Can a Draft Regression Outpredict NBA Experts?—A Commentary by Ian Ayres ’86
The following commentary was published in The New York Times on July 1, 2008.
Can a Draft Regression Outpredict NBA Experts?
By Ian Ayres ’86
The NBA draft this year provides a vivid real world test of whether very simple regressions can out-predict experts on a central business decision — the NBA draft.
Chris Doughty, a 2008 industrial and operations engineering graduate of the University of Michigan, pointed me to a cool regression analysis of the great John Hollinger. Using data from current NBA players, Hollinger sees how well the players’ college stats explain their subsequent performance in the NBA.
For example, here’s his analysis of the 2006 draft ranked in descending order of predicted play:
Hollinger’s regression analysis suggests that Rudy Gay, Marcus Williams, and newly minted NBA champion Rajon Rondo should have been the top three picks — where as the actual top three were Adam Morrison (who Hollinger rates as 14th best player), Brandon Roy, and Randy Foye.
Comparing the NBA success of his system’s predictions to the actual draft, Hollinger concludes, “while the system isn’t perfect, it’s a clear improvement on what actually took place.” Even armed with this statistical analysis, many teams continue to go with their gut.
But Hollinger goes further and applies his regression results to the current crop of players in the draft. Here are the regression’s rankings for this year’s draft:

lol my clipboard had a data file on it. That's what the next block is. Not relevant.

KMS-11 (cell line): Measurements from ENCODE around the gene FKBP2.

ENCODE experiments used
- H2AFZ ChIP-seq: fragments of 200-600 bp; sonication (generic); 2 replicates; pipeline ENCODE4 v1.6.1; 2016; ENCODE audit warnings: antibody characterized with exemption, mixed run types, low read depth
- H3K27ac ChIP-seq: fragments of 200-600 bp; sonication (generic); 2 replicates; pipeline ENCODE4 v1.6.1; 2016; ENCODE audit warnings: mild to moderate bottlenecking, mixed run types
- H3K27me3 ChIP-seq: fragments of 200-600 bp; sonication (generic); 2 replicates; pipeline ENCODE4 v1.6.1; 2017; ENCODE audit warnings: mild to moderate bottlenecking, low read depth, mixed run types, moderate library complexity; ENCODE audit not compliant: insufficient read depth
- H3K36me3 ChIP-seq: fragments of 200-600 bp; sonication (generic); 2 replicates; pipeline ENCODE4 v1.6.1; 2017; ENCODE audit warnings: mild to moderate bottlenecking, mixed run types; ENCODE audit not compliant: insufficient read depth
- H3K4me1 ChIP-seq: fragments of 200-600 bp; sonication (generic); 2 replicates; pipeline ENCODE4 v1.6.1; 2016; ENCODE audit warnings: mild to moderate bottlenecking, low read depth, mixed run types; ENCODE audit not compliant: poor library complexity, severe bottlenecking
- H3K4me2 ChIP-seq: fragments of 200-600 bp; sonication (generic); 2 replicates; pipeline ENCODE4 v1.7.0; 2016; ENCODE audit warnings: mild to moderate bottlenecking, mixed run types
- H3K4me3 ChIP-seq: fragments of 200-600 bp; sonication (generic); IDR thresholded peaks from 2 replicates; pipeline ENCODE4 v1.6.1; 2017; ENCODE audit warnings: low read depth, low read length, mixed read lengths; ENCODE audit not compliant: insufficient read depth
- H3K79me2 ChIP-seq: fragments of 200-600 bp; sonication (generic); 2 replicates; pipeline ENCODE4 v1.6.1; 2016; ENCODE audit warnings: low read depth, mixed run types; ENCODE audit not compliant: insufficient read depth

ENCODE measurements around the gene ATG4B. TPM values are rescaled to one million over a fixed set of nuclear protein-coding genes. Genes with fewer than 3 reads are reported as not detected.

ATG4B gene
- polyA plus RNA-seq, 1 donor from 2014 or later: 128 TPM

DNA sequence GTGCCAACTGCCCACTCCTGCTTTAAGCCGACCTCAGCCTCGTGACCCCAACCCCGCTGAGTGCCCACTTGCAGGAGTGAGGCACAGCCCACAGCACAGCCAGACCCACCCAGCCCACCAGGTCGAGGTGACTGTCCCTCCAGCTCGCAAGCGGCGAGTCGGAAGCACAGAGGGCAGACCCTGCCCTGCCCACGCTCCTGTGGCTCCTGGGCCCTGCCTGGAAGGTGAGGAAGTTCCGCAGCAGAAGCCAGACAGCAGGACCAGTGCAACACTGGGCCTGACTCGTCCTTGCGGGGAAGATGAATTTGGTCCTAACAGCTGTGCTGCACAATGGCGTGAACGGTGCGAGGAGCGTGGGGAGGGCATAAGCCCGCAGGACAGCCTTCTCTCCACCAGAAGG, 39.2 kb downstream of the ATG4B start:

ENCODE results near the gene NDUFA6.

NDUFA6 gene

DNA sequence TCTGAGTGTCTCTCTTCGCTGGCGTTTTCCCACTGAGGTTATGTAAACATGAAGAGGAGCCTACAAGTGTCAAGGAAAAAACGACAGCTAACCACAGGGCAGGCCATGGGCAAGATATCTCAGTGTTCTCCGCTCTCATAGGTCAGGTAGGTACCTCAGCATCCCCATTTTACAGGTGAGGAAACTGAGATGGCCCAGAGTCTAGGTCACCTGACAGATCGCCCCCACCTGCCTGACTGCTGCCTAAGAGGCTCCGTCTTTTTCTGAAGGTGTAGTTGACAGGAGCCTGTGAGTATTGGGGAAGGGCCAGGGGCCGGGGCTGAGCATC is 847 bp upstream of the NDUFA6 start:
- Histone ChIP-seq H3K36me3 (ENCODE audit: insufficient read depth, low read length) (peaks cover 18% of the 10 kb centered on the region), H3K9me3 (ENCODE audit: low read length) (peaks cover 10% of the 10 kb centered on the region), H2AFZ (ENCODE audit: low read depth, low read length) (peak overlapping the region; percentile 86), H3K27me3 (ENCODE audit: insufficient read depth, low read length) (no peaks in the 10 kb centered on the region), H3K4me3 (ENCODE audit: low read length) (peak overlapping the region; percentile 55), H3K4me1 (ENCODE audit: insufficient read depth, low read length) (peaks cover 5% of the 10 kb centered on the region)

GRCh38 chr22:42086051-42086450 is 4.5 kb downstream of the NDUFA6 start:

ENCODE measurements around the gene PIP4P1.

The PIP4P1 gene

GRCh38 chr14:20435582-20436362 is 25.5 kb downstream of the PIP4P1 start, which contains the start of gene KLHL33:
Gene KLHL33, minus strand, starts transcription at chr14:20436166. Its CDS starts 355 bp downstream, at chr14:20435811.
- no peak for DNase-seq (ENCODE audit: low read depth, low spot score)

A natural experiment is for us to wait a few years and see whether (once again?) the equation beats the expert.
It’s particularly interesting to see what happens to players like Darrell Arthur who had very different Hollinger and actual draft ratings. Hollinger ranked Arthur 3rd in projected PER (player efficiency rating) but Arthur was taken 27th. (Donte Greene, Kosta Koufus, Roy Hibbert, and Marreese Speights were also undervalued by the regression’s lights).
Instead of predicting the 3rd year PER, I’d also be interested in seeing how college stats predict the amount the player gets paid in his second NBA contract.
Regressions can also help assess which humans are the best prognosticators. Hollinger could also add the predictions of various long-time scouts into his regression and see which scouts best predict future NBA success of draft prospects.